The house from an 1897 photograph
Built / Designed For: John Julius Angerstein
House & Family History: Woodlands was built in the late 18th century as a country villa for John Julius Angerstein, a Russian-born banker who made multiple fortunes: in the East India Company, as a Lloyd's marine insurance underwriter, and as an owner of a slave plantation in Grenada. Woodlands was the first house in Britain since Roman times to have a central heating system. During World War I the house was a hostel for Belgian refugees. In 1923 Woodlands was sold to the Little Sisters of the Assumption, who used the house as a convent until 1967, when it was sold to Greenwich Borough Council, who restored it as much as possible to Gibson's original plans. Woodlands Art Gallery opened to the public in 1972 as a local history library and art gallery, a purpose it served until 2003, when the art gallery closed and the local history library moved to the Royal Arsenal site in Woolwich (today the Greenwich Heritage Centre).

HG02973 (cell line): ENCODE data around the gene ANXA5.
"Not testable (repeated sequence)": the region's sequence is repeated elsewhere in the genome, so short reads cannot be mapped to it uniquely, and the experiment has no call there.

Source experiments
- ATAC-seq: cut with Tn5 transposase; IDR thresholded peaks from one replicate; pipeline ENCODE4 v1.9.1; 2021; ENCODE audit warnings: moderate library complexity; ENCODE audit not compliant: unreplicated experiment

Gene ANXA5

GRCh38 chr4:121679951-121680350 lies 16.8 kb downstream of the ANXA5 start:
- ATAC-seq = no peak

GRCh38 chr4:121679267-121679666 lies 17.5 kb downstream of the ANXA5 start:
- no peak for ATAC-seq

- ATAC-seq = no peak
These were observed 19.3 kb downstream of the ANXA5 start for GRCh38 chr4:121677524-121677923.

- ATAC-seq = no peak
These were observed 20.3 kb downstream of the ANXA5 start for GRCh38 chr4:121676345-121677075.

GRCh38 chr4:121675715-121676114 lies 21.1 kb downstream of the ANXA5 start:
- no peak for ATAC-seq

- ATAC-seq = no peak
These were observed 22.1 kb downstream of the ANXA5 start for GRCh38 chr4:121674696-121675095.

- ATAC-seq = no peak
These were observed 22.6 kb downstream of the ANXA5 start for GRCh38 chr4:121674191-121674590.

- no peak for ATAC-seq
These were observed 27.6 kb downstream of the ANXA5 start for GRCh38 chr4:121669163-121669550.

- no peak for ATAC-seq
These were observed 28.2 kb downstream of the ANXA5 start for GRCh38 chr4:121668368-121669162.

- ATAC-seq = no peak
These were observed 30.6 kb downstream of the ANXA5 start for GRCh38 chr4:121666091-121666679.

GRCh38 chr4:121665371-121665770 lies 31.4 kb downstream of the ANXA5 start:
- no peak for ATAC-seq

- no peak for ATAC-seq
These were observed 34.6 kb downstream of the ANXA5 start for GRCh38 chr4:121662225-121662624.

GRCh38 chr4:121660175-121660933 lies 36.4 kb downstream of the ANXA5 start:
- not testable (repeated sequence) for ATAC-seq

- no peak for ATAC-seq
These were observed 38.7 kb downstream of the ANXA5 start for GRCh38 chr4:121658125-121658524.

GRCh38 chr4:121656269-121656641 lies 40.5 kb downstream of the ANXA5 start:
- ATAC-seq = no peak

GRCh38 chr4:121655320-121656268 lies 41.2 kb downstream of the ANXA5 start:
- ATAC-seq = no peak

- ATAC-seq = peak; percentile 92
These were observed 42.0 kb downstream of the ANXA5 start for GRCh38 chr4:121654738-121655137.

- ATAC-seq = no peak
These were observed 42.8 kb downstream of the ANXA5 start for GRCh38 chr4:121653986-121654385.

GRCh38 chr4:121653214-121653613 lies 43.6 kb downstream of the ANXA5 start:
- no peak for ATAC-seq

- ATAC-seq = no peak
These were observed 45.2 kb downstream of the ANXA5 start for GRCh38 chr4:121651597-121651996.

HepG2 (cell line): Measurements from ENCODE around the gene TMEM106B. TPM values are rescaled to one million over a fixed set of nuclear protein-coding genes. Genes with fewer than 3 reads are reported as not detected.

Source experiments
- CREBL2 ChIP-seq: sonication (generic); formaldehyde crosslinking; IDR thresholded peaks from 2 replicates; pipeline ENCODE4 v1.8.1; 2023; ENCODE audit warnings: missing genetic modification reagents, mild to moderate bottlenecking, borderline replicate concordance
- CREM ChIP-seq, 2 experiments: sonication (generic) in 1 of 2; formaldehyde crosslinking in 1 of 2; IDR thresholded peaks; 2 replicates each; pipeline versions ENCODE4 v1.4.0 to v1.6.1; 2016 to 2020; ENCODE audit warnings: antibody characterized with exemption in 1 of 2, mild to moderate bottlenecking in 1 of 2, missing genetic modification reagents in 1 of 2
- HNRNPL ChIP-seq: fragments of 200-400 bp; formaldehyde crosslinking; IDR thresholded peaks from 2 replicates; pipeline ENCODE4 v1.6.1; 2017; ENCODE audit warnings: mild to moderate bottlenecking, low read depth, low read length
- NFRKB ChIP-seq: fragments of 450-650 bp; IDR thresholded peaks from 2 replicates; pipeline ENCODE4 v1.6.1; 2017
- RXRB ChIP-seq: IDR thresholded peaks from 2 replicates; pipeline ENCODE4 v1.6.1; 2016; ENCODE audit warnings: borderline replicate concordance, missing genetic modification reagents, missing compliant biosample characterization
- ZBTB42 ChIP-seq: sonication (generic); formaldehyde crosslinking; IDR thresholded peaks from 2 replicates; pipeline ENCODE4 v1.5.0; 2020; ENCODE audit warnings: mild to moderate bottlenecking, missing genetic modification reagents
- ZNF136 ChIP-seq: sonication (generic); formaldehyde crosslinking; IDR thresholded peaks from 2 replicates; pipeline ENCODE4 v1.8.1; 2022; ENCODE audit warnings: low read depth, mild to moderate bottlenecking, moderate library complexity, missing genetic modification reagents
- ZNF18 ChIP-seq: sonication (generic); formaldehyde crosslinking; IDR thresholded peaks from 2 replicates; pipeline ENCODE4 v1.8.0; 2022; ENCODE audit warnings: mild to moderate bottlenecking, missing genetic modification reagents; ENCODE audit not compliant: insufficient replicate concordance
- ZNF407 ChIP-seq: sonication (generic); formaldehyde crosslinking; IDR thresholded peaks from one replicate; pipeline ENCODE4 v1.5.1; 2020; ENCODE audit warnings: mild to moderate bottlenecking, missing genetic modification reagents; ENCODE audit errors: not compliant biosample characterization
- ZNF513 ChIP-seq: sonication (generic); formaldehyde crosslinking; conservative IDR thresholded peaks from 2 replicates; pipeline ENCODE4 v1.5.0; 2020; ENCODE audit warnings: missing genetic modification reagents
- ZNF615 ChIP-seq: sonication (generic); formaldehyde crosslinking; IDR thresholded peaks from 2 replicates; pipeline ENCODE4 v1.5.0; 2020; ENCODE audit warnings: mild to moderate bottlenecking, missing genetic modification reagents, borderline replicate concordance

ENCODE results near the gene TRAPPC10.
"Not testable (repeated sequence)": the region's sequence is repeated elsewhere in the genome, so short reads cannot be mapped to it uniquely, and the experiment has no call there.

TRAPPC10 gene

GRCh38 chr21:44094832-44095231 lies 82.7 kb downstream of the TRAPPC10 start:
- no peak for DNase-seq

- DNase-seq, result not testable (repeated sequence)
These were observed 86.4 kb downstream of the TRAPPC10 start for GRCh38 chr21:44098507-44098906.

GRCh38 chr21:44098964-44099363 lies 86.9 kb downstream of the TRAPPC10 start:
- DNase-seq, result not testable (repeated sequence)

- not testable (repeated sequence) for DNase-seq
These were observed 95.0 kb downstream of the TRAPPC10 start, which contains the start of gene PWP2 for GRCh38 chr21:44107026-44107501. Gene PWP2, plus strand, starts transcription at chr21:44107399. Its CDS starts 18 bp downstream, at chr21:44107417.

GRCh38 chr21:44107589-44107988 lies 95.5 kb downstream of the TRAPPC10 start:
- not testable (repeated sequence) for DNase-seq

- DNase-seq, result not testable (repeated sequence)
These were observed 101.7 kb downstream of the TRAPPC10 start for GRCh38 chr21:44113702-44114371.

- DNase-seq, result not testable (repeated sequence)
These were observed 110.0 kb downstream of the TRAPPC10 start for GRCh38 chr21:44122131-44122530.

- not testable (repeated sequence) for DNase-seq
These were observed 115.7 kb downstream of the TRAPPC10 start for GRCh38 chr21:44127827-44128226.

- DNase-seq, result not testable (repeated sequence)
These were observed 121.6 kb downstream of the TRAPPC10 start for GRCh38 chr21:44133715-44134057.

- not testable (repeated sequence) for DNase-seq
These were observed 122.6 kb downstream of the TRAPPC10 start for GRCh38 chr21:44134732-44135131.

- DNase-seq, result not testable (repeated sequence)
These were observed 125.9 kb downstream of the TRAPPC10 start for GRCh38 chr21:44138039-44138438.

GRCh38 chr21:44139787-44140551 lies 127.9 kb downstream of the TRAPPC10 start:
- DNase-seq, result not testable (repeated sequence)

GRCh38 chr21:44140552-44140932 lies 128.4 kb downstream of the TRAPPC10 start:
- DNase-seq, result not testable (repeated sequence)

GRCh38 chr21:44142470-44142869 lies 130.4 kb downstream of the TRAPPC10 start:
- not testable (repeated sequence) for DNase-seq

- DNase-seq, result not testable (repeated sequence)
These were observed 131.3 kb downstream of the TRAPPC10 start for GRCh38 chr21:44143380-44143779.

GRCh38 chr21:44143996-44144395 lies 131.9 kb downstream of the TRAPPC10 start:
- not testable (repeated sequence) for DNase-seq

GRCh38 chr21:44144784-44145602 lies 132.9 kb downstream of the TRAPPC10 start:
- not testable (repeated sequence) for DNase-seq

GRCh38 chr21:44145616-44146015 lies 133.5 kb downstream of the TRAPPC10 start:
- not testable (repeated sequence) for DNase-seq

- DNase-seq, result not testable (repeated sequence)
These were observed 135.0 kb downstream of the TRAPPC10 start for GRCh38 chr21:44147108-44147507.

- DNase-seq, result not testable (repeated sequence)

Collections: After his death Angerstein's collection of 38 paintings at Woodlands, including works by Raphael and Hogarth's "Marriage A-la-Mode" series, was purchased by the government and used as the nucleus of the new National Gallery.
House Listed: Grade II*
Park Listed: Not Listed
Past Seat / Home of: John Julius Angerstein, 1776-1823; John Angerstein, 1823-58. Sir Alfred Fernandez Yarrow, 1897-1923.
Current Ownership Type: Government
Primary Current Ownership Use: Unoccupied
House Open to Public: No
Historic Houses Member: No